The Doctor spun on his boot heels to face her, a rictus stretched across his pale features. His sharp, angular sideburns lent the mad grin a certain wickedness. There was mischief in that shark’s smile. Selene raised her eyebrows at him. “Halalka, eh? Are you sure you don’t want me to get back to work on the Mast—”

“Never mind him. Plenty of time for that. I’ve got to show you just how invigorating a trip to the seaside can be. Off you pop. You’ll want to pick out some appropriate swimwear, I’m sure. If there’s nothing in the wardrobe, check the natatorium.”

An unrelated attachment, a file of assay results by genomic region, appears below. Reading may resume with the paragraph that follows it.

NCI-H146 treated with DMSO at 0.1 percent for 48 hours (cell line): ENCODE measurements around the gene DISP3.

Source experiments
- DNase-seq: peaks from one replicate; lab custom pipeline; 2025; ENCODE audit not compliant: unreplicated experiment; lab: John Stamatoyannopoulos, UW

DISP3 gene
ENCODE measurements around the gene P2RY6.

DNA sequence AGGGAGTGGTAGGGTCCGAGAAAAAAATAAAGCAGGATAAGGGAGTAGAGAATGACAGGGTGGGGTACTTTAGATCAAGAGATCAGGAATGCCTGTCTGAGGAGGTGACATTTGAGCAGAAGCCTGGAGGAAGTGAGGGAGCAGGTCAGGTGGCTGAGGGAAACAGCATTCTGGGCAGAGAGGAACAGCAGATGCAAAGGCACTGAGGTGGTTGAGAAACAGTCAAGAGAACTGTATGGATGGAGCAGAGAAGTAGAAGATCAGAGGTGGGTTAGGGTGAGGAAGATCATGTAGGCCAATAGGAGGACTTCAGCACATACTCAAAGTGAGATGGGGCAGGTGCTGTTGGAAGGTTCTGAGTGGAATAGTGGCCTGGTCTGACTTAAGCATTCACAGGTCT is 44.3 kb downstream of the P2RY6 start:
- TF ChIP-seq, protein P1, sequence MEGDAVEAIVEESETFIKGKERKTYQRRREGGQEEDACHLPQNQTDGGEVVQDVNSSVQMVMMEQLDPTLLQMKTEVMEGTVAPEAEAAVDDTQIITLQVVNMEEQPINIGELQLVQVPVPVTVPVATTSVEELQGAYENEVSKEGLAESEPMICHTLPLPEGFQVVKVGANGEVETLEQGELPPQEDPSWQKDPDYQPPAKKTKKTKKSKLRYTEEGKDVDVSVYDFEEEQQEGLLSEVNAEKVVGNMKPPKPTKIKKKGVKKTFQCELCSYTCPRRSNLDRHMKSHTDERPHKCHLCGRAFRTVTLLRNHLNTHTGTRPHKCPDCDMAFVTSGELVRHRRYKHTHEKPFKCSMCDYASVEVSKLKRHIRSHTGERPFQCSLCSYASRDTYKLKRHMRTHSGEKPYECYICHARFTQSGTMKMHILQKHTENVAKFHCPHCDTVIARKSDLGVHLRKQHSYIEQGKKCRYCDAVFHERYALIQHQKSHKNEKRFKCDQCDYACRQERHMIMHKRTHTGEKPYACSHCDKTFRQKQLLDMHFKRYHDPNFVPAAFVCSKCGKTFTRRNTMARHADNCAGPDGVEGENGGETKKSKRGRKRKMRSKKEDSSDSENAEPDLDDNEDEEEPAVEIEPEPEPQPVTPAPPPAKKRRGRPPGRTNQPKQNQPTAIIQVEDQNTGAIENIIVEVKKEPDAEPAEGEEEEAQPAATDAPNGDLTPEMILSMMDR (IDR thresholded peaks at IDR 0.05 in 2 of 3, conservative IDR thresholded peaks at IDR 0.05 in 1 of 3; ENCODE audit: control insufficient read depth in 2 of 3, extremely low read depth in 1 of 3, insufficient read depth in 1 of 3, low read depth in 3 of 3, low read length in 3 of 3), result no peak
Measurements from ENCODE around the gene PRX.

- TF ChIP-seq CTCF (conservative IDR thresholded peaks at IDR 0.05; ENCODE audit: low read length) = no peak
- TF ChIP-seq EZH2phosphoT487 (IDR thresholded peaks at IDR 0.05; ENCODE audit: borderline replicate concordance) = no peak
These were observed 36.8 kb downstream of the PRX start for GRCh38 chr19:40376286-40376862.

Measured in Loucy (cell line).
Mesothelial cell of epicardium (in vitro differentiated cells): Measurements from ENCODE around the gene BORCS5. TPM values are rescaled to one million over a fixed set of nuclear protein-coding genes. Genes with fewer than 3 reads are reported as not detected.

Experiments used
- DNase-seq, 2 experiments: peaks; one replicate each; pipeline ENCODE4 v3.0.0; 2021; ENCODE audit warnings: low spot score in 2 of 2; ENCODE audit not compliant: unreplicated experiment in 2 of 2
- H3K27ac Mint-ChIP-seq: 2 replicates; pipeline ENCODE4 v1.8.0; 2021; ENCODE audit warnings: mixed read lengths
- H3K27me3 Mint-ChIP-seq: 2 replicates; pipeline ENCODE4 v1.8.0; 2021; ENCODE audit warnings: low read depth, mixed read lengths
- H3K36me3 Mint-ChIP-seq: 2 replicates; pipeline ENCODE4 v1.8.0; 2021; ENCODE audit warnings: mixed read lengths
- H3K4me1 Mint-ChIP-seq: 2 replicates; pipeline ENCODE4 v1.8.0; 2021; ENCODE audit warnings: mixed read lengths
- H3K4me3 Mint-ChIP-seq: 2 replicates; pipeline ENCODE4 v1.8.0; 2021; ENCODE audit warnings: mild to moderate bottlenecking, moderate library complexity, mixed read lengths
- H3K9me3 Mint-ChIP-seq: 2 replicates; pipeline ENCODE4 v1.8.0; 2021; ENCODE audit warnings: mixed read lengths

Selene let loose a laugh but before she could think up an appropriate reply the control room convulsed around them. The umbrella stand near the door fell to the deck and she could hear sharp echoes sounding from the endless rooms above and beyond. Selene knew at once that their craft had been violently wrenched off course. In the moment that followed a staggering transformation overcame the Doctor. Mischief was replaced with mounting fury as his ashen face fell and he turned to confront the readouts. “No,” he called out once, then again with startling intensity. “No! Not again. Not now.”